September 13, 2006
More than 20 years after her campaign for Vice-President, Geraldine Ferraro is still very much involved in politics.
With just two months to go before mid-term elections, the issue on Wednesday night was really about getting young people involved in politics.
Ferraro was welcomed with a standing ovation as she entered the Newcomb Hall Ballroom on grounds at the university.
The only woman to run for vice president on a major party ticket, said it was very important that young people, especially young women, get active in politics.
"We have to keep reminding young people about what it was like before, so that they understand where we are now," said Ferraro, in a a press conference prior to her speech. "And also recognize that the only way that it's going to be better for their future, and for their children's future is by becoming involved."
It appeared that many young people wanted to be involved, at least in Ferraro's speech. Organizers say some 600 students and local residents were there.
However, when it comes to women actually being involved in the political process, Ferraro said there simply needs to be more.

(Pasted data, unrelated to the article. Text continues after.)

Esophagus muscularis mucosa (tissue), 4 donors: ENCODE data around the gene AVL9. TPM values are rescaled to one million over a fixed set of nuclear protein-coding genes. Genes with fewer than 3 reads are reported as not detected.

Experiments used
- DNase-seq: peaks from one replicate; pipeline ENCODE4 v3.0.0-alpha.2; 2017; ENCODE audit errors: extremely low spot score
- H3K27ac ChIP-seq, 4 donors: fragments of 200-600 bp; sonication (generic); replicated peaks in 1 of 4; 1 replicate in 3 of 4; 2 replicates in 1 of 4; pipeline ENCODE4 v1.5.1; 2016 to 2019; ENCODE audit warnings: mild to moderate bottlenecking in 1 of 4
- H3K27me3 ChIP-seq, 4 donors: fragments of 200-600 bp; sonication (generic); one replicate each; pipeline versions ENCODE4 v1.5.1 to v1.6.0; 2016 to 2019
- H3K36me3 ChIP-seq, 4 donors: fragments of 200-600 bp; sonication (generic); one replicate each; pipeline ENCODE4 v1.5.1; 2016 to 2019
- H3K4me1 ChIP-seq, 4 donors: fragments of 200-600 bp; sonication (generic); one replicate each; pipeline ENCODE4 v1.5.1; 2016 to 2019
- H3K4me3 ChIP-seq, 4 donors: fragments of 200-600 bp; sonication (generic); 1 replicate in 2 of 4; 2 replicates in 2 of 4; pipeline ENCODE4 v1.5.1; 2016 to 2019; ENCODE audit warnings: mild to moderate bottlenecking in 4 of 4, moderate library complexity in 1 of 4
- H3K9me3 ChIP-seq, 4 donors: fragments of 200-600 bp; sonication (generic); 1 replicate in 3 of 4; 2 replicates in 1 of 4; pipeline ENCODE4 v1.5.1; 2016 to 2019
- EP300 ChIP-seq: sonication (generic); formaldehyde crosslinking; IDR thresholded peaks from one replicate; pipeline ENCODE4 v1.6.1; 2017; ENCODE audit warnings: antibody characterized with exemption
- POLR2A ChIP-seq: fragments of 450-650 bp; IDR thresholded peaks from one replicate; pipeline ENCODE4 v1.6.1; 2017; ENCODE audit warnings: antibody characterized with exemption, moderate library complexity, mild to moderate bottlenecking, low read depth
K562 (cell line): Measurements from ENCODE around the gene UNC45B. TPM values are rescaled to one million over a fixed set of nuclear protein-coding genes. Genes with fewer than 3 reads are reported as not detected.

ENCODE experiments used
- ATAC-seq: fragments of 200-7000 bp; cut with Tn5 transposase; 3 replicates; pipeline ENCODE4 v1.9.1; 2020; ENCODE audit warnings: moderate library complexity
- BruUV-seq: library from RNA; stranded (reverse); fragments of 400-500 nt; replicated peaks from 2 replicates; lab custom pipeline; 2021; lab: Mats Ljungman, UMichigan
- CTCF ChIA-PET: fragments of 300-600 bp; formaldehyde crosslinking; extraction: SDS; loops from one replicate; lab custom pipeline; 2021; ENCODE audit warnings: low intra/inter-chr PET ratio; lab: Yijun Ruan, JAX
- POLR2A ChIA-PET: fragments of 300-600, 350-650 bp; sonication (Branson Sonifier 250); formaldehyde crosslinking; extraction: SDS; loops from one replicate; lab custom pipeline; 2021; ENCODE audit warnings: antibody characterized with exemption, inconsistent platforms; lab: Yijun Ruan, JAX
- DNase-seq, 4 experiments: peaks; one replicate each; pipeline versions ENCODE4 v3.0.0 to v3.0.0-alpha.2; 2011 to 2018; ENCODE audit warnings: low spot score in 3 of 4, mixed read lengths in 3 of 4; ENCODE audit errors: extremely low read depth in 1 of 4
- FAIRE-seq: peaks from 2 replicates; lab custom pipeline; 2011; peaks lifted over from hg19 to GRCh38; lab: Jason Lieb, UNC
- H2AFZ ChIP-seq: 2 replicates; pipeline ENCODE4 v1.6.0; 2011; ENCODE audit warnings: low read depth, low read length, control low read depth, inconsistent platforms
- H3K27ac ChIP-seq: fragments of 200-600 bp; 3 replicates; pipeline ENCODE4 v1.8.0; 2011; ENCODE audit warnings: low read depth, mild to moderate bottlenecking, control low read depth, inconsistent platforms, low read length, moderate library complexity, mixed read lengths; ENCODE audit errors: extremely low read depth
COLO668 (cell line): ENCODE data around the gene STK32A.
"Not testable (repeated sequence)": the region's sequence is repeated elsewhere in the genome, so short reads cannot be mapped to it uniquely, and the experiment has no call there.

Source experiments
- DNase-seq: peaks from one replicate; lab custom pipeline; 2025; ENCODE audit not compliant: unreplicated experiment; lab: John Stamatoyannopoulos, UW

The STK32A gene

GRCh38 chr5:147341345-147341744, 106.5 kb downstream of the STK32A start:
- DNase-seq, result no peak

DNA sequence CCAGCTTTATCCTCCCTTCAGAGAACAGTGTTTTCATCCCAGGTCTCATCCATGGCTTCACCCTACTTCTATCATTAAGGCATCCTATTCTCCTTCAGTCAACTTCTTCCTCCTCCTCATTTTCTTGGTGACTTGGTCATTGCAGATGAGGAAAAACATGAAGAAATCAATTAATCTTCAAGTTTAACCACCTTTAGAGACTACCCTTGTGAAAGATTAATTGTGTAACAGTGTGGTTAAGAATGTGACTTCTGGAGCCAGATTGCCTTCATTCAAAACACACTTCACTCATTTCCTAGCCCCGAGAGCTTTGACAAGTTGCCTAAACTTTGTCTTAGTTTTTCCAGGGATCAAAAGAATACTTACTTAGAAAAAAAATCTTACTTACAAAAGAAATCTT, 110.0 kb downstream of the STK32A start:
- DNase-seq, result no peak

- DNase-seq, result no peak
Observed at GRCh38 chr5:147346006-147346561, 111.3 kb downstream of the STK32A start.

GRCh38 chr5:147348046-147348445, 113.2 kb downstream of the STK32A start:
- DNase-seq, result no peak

"The numbers are not there," she said. "You also don't have people willing to take the risk."
In 1984 it was Ferraro taking a risk. She ran with Walter Mondale on the democratic ticket, but they were defeated by the re-election of President Ronald Reagan and then Vice President George H. W. Bush.
When Ferraro was asked how far down the road a female president might be, she responded saying, "Well I would hope that if we would have a woman running in 2008, that that's as far down the road as we get. I really want to be there."
Ferraro mentioned three women that she thinks could successfully run for the office of president or vice-president. On the republican side, Senator Kay Bailey Hutchison from Texas, or Secretary of State Condolezza Rice.
On the democratic side, New York Senator Hillary Rodham Clinton.
Ferraro's speech was part of a series at UVa on Women in Politics, sponsored by the Center for Politics.
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